If it feels like you're sending out endless applications without any callbacks, there are a few things you can do to speed up the process, such as developing a routine, identifying a niche, optimizing your resume and following up with recruiters and hiring managers.

Below, we discuss these strategies in detail, and further tips and tricks for improving the effectiveness of your job search.

Have a routine, and don’t overdo it

The best way to approach applying for jobs is to be consistent. Start a routine and set aside a bit of time each day or week, a few hours every morning, for example, and commit to that schedule every day, until you hit a certain goal (e.g., get five interviews, receive two offers, etc.)

Don’t try to apply in bulk or do a marathon sprint of 30 applications back-to-back in a single day. That’s likely to lower the quality of your applications and lead to burnout.

Avoid resume bombing

Avoid “resume bombing” — sending out dozens or even hundreds of low-quality applications to jobs you might not be qualified for. Instead, focus on applying for roles that are a good fit for your background, which means targeting jobs related to your experience, career goals, industry or skillset.

If you’re sending out dozens of applications every week, you might be compromising on the quality of each application. A good way to make sure you’re sending high quality applications that highlight the right skills and experience is to upload your resume to the tool below. It will give you a detailed review of your resume and personalized suggestions for improvement.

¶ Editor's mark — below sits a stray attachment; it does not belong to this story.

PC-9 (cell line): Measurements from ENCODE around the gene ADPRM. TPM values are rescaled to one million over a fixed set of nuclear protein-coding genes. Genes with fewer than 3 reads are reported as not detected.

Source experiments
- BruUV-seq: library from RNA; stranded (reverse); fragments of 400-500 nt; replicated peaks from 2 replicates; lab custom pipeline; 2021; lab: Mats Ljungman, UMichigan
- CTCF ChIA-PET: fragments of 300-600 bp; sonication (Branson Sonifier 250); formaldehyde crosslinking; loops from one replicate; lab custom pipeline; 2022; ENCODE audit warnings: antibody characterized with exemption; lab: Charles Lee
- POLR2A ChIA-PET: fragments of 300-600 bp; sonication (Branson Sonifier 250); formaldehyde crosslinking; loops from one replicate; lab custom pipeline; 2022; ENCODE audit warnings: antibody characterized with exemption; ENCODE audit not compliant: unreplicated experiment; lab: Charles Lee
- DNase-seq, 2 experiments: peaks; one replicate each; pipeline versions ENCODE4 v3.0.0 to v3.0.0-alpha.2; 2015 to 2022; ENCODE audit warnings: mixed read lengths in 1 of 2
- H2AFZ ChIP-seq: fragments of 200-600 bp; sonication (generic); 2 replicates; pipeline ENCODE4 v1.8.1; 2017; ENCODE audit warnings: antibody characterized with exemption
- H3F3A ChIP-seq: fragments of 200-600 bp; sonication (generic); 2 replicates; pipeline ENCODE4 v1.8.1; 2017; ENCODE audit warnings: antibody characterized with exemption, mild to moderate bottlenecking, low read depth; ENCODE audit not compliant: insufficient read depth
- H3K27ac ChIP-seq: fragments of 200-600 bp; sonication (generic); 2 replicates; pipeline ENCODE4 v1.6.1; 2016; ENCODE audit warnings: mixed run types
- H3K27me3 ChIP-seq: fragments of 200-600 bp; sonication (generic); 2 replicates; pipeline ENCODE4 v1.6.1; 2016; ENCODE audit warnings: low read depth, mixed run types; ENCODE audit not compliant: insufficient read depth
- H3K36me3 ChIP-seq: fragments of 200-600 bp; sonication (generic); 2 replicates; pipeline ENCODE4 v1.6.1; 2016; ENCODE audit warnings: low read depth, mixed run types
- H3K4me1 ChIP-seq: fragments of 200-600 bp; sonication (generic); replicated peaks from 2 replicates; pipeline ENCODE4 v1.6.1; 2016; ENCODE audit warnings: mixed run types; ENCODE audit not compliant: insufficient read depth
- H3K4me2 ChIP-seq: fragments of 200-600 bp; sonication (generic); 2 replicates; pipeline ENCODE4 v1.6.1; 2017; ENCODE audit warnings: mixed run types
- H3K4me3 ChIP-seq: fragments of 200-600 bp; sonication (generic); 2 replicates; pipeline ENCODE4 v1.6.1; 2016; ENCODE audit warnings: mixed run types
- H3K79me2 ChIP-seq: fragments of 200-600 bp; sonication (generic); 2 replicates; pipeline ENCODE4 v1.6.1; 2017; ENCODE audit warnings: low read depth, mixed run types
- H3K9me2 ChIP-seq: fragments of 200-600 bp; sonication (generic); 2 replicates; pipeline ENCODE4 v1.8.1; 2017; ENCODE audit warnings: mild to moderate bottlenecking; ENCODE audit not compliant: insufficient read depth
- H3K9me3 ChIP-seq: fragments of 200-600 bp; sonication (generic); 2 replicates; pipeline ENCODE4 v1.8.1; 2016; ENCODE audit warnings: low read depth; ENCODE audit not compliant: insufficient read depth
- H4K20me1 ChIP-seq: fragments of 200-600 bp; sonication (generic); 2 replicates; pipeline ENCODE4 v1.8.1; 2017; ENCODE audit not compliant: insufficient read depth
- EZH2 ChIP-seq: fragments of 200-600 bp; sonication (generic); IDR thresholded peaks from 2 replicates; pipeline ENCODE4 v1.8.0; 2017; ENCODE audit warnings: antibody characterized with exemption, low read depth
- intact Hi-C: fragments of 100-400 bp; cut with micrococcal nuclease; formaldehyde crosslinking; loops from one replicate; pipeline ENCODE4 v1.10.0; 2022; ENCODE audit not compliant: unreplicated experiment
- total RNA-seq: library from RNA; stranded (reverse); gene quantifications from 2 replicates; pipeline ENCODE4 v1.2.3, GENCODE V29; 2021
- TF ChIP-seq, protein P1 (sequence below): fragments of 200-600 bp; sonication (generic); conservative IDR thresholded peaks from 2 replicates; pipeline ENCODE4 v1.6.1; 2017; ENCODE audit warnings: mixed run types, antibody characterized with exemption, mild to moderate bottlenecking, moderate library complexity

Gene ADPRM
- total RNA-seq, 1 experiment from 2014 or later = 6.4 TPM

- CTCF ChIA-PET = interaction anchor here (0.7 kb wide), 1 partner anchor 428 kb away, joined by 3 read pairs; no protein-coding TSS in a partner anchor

Identify specific job niches you want to apply for

For example, if you’ve just graduated with a marketing degree, skip the middle-level manager roles or positions outside the communications, marketing, sales, business development, and public relations industries. Niche down and targetentry-level jobs that fit your skillset well.

Target your resume to each job

For the best chance at success, tailor your resume to each application by targeting your resume to the individual job description, the company ethos and values, and the specific expectations of the role. It can also help to write your cover letter from scratch to make it relevant and personal.

You can easily target your resume to the job you want by including specific hard skills and keywords that are relevant to the job. Use the tool below to find industry-specific keywords and skills based on the job you’re applying for, and follow our quick and easy guide to increase the quality of each individual application.